Light tackle means you only need to sweep the rod for a solid hook up ratio.  

So let’s put this information into a strategy to catch more fish. Let’s say that you are drifting with a jig and worm through a good area on a windy day. You use a jig that is just heavy enough to get to the bottom in the heavy wind. On light 6# test line an 1/8 oz. jig will stay near the bottom while the boat is drifting at 4 to 5 mph. Occasionally you will might feel a perch or a bluegill going tap-tap-tap. That’s because these small bait stealers like to grab a worm and just hang on for the ride. Train yourself not to set the hook on these guys.!


In fact with this tactic the first rule is NEVER set the hook. I need to warn you that until you can train your mind to quit setting the hook it will be a natural instinct and you are going to do it and you are going to lose your bait often. If you are using the lightest tackle with the sharpest hooks possible it is never going to be necessary to set the hook when you are walleye fishing! You’ll see why soon.

If the bite is a perch and you set the hook then you probably just wasted a good worm. If it was a walleye, it will not go tap-tap-tap. When it is a walleye all you will feel is a quick and more solid single tap and then often times nothing. That strong tap was the walleye “stunning” your jig. Just after this tap the walleye expects to see your jig flutter injured to the bottom. He follows it and watches it as it hits the bottom. The split second you move it again he will snap at it trying again to stun it.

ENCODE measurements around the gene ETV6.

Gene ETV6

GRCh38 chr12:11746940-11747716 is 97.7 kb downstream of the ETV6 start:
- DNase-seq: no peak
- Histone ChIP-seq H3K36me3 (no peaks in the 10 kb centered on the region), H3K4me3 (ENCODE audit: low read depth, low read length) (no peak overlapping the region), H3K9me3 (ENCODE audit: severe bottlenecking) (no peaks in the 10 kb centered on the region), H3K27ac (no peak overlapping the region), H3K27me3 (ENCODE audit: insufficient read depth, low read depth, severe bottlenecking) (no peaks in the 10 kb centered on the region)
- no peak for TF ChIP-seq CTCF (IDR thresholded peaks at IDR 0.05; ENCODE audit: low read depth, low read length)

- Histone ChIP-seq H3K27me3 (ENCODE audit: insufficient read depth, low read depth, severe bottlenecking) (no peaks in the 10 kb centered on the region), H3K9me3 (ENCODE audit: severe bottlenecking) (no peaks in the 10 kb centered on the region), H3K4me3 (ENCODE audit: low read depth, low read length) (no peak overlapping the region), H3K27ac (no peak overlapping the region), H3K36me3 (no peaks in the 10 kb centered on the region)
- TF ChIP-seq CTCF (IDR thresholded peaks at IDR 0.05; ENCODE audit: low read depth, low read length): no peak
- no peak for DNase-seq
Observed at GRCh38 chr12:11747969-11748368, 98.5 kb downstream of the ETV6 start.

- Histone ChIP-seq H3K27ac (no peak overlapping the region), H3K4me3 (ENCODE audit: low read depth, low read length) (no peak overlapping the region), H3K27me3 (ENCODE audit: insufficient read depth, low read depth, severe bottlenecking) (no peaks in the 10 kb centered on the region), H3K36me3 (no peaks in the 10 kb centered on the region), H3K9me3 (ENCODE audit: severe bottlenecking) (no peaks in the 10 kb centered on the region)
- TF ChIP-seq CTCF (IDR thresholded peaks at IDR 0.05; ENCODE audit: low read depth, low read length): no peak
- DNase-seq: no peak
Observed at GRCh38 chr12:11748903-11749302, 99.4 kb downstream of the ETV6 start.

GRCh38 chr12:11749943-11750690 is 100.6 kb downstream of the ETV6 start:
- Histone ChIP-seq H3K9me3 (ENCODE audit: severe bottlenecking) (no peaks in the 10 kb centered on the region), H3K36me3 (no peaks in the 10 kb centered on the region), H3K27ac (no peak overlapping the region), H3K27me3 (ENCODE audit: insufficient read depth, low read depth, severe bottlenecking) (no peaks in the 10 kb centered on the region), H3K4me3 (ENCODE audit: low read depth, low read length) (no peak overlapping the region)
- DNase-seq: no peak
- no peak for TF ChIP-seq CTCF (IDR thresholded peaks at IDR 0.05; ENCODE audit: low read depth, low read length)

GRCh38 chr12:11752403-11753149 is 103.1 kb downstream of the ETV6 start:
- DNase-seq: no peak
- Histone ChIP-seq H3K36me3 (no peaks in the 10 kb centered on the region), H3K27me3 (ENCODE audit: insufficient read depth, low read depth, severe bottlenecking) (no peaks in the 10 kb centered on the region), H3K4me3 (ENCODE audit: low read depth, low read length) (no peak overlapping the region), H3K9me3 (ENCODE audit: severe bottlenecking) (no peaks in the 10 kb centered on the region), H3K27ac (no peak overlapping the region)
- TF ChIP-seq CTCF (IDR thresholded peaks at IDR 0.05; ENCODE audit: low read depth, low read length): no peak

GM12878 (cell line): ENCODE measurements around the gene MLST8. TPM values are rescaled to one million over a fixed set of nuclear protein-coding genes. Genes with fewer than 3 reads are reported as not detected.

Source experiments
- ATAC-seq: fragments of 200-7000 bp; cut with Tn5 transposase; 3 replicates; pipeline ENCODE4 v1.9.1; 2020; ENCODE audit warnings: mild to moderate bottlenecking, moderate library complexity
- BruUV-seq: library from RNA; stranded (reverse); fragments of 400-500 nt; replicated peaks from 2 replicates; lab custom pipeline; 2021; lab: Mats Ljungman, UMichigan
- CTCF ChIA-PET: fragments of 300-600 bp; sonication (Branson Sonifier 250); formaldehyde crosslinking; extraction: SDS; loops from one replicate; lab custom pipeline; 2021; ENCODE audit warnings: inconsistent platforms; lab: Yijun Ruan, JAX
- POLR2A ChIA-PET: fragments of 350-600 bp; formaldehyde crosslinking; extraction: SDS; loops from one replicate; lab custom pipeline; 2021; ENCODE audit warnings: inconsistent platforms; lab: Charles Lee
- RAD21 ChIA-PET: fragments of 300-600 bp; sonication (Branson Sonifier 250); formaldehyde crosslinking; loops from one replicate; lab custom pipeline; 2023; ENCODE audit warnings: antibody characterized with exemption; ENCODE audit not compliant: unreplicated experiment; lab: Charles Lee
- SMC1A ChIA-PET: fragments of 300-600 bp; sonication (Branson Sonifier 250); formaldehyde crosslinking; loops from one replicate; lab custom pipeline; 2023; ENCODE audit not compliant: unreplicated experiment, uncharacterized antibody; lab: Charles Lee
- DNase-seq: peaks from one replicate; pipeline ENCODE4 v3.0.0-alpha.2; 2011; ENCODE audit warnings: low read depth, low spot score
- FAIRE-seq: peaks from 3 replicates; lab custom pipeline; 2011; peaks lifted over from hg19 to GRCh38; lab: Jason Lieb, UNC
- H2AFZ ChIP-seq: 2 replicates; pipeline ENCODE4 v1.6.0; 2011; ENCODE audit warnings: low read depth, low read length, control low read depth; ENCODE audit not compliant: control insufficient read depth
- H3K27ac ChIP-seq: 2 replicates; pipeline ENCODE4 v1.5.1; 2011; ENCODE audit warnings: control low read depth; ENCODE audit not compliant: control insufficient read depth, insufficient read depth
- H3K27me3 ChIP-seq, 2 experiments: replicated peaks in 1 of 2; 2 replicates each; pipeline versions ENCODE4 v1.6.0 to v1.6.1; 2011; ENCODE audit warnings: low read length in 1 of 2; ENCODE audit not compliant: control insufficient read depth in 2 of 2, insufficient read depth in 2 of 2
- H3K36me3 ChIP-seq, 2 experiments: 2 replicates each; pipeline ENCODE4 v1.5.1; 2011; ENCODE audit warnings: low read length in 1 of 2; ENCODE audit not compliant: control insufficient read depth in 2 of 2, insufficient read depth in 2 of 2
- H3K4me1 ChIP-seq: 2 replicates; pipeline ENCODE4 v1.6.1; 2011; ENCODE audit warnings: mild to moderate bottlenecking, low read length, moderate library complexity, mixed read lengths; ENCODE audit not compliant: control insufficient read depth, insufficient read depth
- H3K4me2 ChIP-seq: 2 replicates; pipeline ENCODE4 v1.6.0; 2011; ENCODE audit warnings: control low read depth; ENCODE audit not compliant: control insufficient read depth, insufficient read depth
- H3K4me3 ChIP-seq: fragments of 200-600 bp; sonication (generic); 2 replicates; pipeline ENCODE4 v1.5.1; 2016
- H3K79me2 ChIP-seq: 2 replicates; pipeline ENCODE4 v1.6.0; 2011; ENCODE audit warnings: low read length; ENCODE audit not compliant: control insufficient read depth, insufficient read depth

About this time you’re probably thinking now’s the time to set the hook, right? If you want to increase your catch ratio don’t ever set the hook! I hope that you are starting to get a theme here. Especially if you are jig fishing, you will never need to set the hook to catch a walleye. Your jig should always be small enough and sharp enough that it will catch itself in the walleye’s mouth without any need to jerk on it. When the walleye has finally accidently hooked itself you will feel the additional weight and instead of dropping the jig to the bottom again you will be able to sweep your rod with a steady motion and begin to head the walleye your way.

  Visit Paul Fenwick's website.

So the most natural question here might be why aren’t we setting the hook? The key reason is because if you set the hook you will be pulling the jig out of the range that a walleye is willing to chase it down. I call the method dropping back to walleye and I have proven it works to everyone that I have fished with. By learning to drop back every time a walleye "stuns" your bait I guarantee that your catch ratio will increase beyond your expectations.


Author- Dave Reed

Author - Dave Reed is a website designer at OBXOPS Inc., recreational angler, founder of Eye Catcher Offshore Lures and Teasers, past BASS tournament fisherman and charter fisherman, current a light tackle guide for walleye and smallmouth.